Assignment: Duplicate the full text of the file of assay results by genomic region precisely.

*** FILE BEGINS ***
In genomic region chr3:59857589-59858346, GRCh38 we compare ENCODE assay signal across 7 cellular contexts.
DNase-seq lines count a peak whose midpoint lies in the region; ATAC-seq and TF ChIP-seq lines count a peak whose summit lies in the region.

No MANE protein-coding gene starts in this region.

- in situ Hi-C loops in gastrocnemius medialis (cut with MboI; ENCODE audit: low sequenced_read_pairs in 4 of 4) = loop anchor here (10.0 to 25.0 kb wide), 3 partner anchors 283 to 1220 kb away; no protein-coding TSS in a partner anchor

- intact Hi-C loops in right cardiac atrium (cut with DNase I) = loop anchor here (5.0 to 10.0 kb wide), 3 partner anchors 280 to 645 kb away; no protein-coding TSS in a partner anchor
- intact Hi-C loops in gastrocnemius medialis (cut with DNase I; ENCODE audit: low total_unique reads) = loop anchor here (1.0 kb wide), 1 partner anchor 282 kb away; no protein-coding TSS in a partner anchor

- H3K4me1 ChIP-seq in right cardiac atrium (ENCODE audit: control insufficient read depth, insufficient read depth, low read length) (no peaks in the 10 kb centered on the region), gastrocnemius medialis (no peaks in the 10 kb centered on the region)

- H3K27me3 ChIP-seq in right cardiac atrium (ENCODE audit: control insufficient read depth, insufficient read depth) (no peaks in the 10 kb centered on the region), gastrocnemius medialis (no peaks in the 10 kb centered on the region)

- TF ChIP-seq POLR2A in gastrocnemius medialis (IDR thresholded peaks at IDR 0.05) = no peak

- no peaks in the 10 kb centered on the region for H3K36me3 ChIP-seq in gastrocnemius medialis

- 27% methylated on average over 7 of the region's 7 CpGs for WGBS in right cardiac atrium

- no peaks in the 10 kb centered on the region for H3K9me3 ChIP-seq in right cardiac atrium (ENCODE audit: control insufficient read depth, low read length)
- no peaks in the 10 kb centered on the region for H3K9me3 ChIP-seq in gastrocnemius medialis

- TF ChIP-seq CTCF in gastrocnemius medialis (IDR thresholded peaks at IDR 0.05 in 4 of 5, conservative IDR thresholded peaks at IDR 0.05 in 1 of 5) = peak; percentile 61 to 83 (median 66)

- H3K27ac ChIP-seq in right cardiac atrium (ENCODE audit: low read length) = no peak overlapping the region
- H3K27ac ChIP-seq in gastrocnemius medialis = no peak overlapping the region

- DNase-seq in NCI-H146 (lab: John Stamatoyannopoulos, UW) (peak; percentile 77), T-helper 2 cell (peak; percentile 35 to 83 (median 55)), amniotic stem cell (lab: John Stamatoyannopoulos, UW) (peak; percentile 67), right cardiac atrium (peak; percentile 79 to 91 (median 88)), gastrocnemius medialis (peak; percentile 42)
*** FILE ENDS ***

In genomic region chr3:59857589-59858346, GRCh38 we compare ENCODE assay signal across 7 cellular contexts.
DNase-seq lines count a peak whose midpoint lies in the region; ATAC-seq and TF ChIP-seq lines count a peak whose summit lies in the region.

No MANE protein-coding gene starts in this region.

- in situ Hi-C loops in gastrocnemius medialis (cut with MboI; ENCODE audit: low sequenced_read_pairs in 4 of 4) = loop anchor here (10.0 to 25.0 kb wide), 3 partner anchors 283 to 1220 kb away; no protein-coding TSS in a partner anchor

- intact Hi-C loops in right cardiac atrium (cut with DNase I) = loop anchor here (5.0 to 10.0 kb wide), 3 partner anchors 280 to 645 kb away; no protein-coding TSS in a partner anchor
- intact Hi-C loops in gastrocnemius medialis (cut with DNase I; ENCODE audit: low total_unique reads) = loop anchor here (1.0 kb wide), 1 partner anchor 282 kb away; no protein-coding TSS in a partner anchor

- H3K4me1 ChIP-seq in right cardiac atrium (ENCODE audit: control insufficient read depth, insufficient read depth, low read length) (no peaks in the 10 kb centered on the region), gastrocnemius medialis (no peaks in the 10 kb centered on the region)

- H3K27me3 ChIP-seq in right cardiac atrium (ENCODE audit: control insufficient read depth, insufficient read depth) (no peaks in the 10 kb centered on the region), gastrocnemius medialis (no peaks in the 10 kb centered on the region)

- TF ChIP-seq POLR2A in gastrocnemius medialis (IDR thresholded peaks at IDR 0.05) = no peak

- no peaks in the 10 kb centered on the region for H3K36me3 ChIP-seq in gastrocnemius medialis

- 27% methylated on average over 7 of the region's 7 CpGs for WGBS in right cardiac atrium

- no peaks in the 10 kb centered on the region for H3K9me3 ChIP-seq in right cardiac atrium (ENCODE audit: control insufficient read depth, low read length)
- no peaks in the 10 kb centered on the region for H3K9me3 ChIP-seq in gastrocnemius medialis

- TF ChIP-seq CTCF in gastrocnemius medialis (IDR thresholded peaks at IDR 0.05 in 4 of 5, conservative IDR thresholded peaks at IDR 0.05 in 1 of 5) = peak; percentile 61 to 83 (median 66)

- H3K27ac ChIP-seq in right cardiac atrium (ENCODE audit: low read length) = no peak overlapping the region
- H3K27ac ChIP-seq in gastrocnemius medialis = no peak overlapping the region

- DNase-seq in NCI-H146 (lab: John Stamatoyannopoulos, UW) (peak; percentile 77), T-helper 2 cell (peak; percentile 35 to 83 (median 55)), amniotic stem cell (lab: John Stamatoyannopoulos, UW) (peak; percentile 67), right cardiac atrium (peak; percentile 79 to 91 (median 88)), gastrocnemius medialis (peak; percentile 42)